The anti-priority dogma—er, canon—of GTD and OmniFocus

So I've been playing with OmniFocus alpha to see if it can work for me as a personal productivity/task manager, but as I noted before, the system lacks a way to prioritize tasks. It seems rather obvious to me that you want to identify the important must-do items before you start filling in your day. I could spend all day answering the phone, reading and writing emails, catching up on my feeds, having meetings, doing conference calls ... and not getting done the things that need to get done.

Efficiency is getting things done. Effectiveness is doing the right things.

Apparently, despite a hopeful comment from Ethan Schoonover, there seems to be little hope that prioritization will appear in OmniFocus. I'm only digging into this now, but a discussion thread on the topic revealed a dogma about the Getting Things Done "canon":

Just got started with my sneaky peak, and OF is just plain *awesome*. However, there's one killer feature that is keeping me from moving over from iGTD permanently and taking my chances with the Alpha: prioritization of tasks! I realize that setting priorities is a bit "anti-GTD" to purists, but in my case it's absolutely necessary.....

This requested yielded a number of responses:

Given that the prioritisation of tasks is not canonical GTD, then if this feature were to be added, it would be crucial IMHO that there were a preference to turn this off altogether.

I suppose it's a fine line that the Omni crew are having to tread - whether to aim for a pure GTD implementation or open up to a wider audience practicing variations on GTD or even unrelated productivity systems.

Yes, because one wouldn't want just anyone to be productive -- only those who've drunk the kool-ade.

Stay GTD Canonical, at least for the first release.

Prioritization is not canonical.

Well, while the project may have been inspired by GTD, it is called "OmniFocus," not "OmniGTD."

Omni president Ken Case then weighed in:

OmniFocus has a notion of priority already: it's the order in which you arrange your items. If you want something to have a higher priority, simply move it up in the list.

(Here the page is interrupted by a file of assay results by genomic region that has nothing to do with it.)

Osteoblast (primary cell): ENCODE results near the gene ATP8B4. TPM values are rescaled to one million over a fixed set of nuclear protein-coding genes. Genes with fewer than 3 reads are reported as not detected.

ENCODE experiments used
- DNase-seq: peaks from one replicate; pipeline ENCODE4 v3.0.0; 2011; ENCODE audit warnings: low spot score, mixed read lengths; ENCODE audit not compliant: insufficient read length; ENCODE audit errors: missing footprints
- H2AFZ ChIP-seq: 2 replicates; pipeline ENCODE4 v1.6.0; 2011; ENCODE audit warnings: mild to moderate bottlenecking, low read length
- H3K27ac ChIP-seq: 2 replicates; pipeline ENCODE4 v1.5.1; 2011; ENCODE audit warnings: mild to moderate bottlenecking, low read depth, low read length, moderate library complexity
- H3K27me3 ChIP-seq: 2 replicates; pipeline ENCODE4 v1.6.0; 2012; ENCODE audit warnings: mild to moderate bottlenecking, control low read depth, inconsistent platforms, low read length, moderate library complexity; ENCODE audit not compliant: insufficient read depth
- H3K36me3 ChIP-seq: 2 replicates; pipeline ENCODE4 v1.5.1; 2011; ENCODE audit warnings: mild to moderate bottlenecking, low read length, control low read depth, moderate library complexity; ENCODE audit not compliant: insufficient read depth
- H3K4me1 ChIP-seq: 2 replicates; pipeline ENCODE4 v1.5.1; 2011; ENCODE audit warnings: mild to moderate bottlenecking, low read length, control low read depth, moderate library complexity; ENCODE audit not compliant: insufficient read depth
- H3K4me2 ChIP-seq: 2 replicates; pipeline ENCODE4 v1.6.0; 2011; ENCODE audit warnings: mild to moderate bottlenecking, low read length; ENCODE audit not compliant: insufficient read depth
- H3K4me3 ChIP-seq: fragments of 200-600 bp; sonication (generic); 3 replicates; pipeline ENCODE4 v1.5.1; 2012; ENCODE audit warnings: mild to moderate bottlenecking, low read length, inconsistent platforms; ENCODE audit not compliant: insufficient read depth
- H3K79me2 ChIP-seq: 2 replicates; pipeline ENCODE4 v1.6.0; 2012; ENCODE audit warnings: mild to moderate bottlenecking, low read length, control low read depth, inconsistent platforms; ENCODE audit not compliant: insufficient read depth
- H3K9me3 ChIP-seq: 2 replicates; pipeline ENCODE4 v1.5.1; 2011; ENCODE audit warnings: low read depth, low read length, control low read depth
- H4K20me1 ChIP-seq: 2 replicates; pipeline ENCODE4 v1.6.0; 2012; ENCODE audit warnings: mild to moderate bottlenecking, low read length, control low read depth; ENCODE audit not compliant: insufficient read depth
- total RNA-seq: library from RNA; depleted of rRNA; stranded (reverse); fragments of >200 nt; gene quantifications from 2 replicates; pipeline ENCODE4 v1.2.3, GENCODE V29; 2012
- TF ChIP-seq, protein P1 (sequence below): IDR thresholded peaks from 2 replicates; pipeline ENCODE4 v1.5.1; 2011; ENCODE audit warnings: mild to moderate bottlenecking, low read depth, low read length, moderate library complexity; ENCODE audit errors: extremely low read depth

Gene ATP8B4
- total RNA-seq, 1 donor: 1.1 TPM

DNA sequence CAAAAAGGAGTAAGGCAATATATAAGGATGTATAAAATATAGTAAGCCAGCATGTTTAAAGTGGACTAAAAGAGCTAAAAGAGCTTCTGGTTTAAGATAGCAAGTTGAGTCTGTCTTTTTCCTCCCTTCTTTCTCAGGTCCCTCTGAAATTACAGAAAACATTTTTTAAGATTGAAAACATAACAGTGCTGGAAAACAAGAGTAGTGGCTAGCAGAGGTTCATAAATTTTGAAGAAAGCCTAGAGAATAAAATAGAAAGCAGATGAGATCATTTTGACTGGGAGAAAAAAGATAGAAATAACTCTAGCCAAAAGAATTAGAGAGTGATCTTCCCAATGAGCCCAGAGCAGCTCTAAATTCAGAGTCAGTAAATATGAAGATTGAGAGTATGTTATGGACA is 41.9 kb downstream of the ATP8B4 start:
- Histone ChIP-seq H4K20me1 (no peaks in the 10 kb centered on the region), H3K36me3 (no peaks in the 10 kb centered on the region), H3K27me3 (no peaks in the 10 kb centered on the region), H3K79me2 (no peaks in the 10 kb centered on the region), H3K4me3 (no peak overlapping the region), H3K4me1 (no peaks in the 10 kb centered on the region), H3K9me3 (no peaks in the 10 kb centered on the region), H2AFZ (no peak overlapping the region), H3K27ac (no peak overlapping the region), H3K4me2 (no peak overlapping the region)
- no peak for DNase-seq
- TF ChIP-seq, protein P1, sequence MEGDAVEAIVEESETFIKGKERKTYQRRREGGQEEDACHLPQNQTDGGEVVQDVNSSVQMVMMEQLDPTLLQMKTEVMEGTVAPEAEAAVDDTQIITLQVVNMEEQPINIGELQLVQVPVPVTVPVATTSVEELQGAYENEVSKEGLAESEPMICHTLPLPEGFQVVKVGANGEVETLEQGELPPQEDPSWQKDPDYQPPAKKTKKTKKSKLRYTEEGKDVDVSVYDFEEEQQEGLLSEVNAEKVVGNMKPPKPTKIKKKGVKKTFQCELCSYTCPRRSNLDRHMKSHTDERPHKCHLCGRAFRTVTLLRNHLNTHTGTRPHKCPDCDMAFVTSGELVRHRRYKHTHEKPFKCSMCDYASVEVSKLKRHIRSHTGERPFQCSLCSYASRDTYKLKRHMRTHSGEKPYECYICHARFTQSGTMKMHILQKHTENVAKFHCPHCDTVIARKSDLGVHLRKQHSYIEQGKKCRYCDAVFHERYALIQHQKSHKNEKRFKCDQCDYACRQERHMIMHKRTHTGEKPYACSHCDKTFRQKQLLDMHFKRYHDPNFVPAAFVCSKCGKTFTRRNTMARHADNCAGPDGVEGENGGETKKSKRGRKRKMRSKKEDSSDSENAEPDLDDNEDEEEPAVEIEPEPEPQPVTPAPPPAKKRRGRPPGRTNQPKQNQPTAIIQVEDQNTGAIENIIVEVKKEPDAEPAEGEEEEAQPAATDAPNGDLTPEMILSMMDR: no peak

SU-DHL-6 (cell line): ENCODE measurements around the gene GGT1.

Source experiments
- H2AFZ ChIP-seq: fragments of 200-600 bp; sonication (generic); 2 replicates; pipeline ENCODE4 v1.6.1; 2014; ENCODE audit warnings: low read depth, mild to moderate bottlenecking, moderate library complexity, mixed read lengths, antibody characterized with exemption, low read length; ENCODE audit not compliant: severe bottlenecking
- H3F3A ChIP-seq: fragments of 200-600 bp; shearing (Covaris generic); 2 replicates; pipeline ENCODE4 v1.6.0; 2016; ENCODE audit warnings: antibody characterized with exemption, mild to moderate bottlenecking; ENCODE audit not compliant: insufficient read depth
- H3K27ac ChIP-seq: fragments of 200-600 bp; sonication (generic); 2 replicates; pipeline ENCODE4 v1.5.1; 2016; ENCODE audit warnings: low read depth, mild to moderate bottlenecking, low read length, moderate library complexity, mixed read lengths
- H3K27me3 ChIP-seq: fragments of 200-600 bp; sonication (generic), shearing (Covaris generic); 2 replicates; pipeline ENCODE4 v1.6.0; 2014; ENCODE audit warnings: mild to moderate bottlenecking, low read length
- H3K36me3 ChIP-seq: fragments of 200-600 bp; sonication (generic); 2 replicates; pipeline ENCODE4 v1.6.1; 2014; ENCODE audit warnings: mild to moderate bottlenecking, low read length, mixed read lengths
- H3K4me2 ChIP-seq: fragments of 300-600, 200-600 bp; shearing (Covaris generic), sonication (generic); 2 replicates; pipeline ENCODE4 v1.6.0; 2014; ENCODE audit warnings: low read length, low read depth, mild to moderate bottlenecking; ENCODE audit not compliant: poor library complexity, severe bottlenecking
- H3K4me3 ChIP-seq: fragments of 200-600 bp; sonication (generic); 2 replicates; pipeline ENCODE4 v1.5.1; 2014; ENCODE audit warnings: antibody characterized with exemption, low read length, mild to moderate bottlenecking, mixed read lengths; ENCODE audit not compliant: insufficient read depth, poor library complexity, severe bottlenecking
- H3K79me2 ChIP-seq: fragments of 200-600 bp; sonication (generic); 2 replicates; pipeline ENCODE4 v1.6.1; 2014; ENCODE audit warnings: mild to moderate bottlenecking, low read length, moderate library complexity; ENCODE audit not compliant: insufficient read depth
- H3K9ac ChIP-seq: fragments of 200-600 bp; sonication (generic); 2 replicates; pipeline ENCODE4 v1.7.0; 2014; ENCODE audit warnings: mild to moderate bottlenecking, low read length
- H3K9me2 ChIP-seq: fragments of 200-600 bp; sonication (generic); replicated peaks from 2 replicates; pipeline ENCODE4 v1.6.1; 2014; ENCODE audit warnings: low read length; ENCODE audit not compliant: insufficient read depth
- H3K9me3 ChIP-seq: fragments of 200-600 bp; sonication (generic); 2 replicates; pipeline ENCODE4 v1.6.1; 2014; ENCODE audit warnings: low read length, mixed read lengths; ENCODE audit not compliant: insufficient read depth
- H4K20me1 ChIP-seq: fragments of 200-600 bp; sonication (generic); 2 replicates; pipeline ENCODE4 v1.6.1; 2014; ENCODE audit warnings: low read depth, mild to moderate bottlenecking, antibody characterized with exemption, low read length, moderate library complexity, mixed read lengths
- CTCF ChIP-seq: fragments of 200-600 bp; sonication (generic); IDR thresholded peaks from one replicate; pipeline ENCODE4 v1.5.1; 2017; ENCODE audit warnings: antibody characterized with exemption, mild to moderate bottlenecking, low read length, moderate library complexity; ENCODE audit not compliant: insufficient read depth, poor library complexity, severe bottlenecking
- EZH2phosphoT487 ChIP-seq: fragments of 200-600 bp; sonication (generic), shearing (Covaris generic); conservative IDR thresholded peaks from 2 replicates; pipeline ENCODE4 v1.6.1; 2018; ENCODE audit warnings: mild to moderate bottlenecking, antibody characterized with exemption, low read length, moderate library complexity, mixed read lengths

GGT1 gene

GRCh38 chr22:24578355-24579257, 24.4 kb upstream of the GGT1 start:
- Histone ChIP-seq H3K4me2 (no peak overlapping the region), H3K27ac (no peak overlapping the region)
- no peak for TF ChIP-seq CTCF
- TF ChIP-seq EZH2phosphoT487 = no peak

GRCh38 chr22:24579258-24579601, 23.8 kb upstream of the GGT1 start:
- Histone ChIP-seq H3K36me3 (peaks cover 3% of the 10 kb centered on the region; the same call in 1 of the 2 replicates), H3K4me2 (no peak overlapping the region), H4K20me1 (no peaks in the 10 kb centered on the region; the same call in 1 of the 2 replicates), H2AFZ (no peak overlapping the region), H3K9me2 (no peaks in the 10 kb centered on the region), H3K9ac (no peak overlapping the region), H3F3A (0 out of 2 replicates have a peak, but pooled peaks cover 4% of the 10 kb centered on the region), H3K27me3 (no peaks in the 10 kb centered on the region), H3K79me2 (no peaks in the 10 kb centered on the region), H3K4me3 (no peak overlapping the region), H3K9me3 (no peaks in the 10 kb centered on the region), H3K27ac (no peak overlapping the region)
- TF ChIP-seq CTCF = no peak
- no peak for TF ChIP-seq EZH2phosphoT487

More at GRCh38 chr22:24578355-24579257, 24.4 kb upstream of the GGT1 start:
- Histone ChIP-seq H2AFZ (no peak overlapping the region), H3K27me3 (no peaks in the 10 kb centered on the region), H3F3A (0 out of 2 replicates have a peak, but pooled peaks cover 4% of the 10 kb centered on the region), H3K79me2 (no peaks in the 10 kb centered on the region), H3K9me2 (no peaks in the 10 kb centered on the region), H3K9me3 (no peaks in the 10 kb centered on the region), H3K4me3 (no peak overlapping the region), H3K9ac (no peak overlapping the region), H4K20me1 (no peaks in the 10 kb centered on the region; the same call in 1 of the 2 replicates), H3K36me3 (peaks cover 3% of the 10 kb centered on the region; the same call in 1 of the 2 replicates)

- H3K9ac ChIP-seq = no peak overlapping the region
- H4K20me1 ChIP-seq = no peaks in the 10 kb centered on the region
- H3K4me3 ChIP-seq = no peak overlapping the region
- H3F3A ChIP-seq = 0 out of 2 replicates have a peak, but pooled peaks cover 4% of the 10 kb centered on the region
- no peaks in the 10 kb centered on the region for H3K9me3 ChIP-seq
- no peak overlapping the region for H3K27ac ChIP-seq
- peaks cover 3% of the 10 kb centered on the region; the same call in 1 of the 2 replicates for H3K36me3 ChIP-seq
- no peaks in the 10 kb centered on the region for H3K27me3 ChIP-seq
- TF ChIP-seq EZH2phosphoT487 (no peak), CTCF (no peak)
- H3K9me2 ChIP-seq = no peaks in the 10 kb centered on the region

This gives you much finer-grained control than a typical priority system, which typically only has a few levels of priority: OmniFocus effectively has as many priorities as you have items.

Does that make sense?

It actually doesn't make sense to me, because I'm prioritizing apples vs. oranges. Moving tasks up and down won't help if they are in different contexts.

This all really has me rather stumped. As someone who has gained much from the Franklin-Covey system of prioritizing, I just don't understand the logic to deprecate priority.

As for the complaint that priority is non-canonical... I don't have The Book right here, but I do remember that, when discussing the 4 factors for doing (first by context, next by time available, then by energy available and - FINALLY - priority)

I don't know, but it seems to me that even asking the question, "Do I have the energy for that?" for every task is an invitation to procrastinate. A big long list of contextualized but non-prioritized tasks is pretty darned certain to sap any inspiration from me. On the other hand, priorities can help you focus -- even stimulate energy. You tend to find energy for those tasks that are truly important.

What's really disheartening to me is that I may have to buy and install Parallels just so I can run the Windows-only Franklin-Covey software ... and that is something that has so many negatives I've never given it an A priority. (Franklin-Covey needs to do some work on their belief windows, imho.)

And so I continue to work on paper while the practitioners of "the canon" define themselves out of one more customer? Hope not.

Laura Scott is a designer, tech geek, fiction editor, and author.